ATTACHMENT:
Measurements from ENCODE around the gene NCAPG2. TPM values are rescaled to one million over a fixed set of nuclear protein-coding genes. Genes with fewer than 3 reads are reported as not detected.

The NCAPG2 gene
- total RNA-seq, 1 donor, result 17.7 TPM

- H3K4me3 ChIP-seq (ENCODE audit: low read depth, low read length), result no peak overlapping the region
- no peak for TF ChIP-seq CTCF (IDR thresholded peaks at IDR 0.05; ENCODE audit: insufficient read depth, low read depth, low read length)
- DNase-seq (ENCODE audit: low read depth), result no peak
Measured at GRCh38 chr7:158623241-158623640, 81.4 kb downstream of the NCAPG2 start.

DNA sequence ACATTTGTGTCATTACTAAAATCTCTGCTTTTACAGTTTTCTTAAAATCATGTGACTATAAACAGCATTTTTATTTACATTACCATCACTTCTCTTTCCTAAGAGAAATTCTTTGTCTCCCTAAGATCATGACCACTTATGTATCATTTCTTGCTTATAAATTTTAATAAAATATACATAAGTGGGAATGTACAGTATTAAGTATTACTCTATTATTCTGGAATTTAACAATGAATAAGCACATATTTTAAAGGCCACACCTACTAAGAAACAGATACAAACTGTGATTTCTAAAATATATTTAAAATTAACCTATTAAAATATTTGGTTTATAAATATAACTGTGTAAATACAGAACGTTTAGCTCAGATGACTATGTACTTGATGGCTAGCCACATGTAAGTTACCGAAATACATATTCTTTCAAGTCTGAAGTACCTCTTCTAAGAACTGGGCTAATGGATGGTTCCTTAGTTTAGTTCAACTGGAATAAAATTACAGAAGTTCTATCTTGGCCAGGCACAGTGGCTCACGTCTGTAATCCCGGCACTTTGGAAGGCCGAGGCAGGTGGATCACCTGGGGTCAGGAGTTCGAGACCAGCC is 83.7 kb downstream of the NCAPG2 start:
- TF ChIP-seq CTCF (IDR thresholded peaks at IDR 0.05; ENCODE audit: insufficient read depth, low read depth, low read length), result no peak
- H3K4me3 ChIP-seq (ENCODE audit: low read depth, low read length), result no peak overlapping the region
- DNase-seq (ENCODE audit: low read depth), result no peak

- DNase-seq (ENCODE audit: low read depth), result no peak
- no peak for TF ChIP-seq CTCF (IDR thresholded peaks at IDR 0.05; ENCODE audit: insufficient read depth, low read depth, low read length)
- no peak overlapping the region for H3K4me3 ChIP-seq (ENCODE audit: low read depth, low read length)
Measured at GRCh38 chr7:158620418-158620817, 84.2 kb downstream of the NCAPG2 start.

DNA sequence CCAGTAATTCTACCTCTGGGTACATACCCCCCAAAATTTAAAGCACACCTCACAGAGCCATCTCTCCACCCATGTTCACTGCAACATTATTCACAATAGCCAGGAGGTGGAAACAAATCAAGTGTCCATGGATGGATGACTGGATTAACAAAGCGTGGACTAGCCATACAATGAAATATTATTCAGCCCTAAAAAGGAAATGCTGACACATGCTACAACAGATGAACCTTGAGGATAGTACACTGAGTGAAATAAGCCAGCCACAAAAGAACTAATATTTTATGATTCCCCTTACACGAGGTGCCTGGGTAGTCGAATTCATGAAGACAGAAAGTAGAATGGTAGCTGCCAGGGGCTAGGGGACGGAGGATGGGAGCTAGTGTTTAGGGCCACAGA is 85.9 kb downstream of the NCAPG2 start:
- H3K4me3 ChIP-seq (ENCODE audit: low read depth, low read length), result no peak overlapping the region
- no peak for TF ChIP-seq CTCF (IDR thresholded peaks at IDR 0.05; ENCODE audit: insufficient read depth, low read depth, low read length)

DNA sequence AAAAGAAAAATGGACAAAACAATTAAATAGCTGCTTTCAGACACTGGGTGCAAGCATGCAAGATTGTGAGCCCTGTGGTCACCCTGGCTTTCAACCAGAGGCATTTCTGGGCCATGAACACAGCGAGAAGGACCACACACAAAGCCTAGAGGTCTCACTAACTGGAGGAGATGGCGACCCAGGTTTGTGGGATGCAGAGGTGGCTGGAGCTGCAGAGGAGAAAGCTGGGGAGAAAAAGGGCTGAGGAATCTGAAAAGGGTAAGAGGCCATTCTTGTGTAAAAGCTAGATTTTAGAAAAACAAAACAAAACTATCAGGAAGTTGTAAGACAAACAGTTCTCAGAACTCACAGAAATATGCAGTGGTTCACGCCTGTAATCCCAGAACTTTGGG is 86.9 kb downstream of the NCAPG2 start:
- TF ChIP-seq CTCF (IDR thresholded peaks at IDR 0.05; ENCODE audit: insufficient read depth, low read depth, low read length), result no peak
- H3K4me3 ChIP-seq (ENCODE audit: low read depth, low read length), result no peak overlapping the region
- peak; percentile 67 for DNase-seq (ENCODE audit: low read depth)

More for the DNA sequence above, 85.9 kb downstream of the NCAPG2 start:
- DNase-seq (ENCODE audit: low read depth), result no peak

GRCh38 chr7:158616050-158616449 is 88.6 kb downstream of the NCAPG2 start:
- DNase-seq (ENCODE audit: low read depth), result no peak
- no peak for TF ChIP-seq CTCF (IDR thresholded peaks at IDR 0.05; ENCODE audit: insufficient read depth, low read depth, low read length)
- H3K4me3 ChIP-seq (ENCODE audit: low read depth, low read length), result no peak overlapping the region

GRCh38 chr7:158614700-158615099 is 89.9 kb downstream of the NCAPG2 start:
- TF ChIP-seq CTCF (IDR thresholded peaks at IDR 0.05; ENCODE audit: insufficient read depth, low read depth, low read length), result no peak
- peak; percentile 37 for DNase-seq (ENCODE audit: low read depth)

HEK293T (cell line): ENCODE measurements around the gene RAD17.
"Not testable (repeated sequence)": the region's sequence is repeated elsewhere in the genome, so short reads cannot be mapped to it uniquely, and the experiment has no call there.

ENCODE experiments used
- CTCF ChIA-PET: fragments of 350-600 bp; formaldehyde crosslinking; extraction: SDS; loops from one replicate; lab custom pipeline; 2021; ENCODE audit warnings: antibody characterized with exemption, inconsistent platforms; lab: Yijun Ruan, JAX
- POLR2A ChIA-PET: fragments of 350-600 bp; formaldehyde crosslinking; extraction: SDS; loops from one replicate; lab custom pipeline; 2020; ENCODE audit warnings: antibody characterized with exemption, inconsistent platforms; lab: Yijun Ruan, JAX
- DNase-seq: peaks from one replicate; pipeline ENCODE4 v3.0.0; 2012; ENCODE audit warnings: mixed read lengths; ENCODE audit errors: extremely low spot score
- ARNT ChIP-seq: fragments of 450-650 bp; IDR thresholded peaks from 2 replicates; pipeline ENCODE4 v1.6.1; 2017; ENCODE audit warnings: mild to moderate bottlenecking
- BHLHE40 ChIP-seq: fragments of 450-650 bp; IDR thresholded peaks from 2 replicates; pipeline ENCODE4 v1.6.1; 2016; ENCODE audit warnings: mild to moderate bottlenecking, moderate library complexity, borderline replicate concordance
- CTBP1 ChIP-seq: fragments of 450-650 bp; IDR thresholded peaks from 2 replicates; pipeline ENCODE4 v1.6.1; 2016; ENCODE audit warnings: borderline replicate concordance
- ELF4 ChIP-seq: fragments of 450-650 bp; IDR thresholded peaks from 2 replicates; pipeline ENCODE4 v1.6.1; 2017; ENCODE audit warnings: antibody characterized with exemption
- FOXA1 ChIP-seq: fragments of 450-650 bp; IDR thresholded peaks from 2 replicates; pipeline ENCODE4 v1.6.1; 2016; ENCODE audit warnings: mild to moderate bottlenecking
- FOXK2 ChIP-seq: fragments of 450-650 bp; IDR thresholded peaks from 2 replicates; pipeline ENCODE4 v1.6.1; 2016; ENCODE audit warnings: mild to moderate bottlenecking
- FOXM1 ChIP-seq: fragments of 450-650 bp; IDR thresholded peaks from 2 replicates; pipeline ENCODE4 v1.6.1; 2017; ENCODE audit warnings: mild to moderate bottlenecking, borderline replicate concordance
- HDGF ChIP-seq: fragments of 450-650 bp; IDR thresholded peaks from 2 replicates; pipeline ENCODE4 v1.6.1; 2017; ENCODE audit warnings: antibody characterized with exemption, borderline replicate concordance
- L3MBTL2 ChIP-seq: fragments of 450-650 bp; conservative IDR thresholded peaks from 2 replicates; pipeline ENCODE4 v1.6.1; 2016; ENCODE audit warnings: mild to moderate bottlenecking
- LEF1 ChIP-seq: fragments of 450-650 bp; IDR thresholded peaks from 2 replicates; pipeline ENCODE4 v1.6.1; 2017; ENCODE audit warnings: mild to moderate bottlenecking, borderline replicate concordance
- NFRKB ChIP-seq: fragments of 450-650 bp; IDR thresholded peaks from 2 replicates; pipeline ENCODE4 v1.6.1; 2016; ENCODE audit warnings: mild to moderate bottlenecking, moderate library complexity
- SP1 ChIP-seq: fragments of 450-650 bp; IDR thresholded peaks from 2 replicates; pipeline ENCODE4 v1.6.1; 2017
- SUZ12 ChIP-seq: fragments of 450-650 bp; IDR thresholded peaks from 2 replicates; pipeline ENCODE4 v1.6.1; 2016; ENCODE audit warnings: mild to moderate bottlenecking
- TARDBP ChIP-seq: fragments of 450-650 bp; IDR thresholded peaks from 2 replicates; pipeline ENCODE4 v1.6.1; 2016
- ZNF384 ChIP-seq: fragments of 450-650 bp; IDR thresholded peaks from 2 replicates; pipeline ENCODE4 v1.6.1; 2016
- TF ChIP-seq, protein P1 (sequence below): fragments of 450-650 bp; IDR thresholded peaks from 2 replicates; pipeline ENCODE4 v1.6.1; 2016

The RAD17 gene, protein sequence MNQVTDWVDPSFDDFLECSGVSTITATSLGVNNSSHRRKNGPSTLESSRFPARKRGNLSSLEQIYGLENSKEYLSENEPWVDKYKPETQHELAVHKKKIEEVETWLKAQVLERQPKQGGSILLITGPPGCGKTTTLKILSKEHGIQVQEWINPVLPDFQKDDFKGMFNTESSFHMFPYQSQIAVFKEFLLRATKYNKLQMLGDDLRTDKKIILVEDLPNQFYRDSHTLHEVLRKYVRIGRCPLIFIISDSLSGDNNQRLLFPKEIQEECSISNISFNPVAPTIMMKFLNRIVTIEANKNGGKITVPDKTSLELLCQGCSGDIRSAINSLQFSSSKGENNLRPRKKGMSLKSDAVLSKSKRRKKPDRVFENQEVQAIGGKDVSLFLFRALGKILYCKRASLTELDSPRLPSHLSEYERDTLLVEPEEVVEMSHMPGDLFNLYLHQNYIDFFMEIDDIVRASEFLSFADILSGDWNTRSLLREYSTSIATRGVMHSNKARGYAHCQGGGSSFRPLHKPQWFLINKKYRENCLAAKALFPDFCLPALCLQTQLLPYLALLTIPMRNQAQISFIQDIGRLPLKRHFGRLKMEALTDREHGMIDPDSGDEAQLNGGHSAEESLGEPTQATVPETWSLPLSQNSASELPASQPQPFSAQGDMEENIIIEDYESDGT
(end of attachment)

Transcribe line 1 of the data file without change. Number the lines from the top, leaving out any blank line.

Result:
Measurements from ENCODE around the gene NCAPG2. TPM values are rescaled to one million over a fixed set of nuclear protein-coding genes. Genes with fewer than 3 reads are reported as not detected.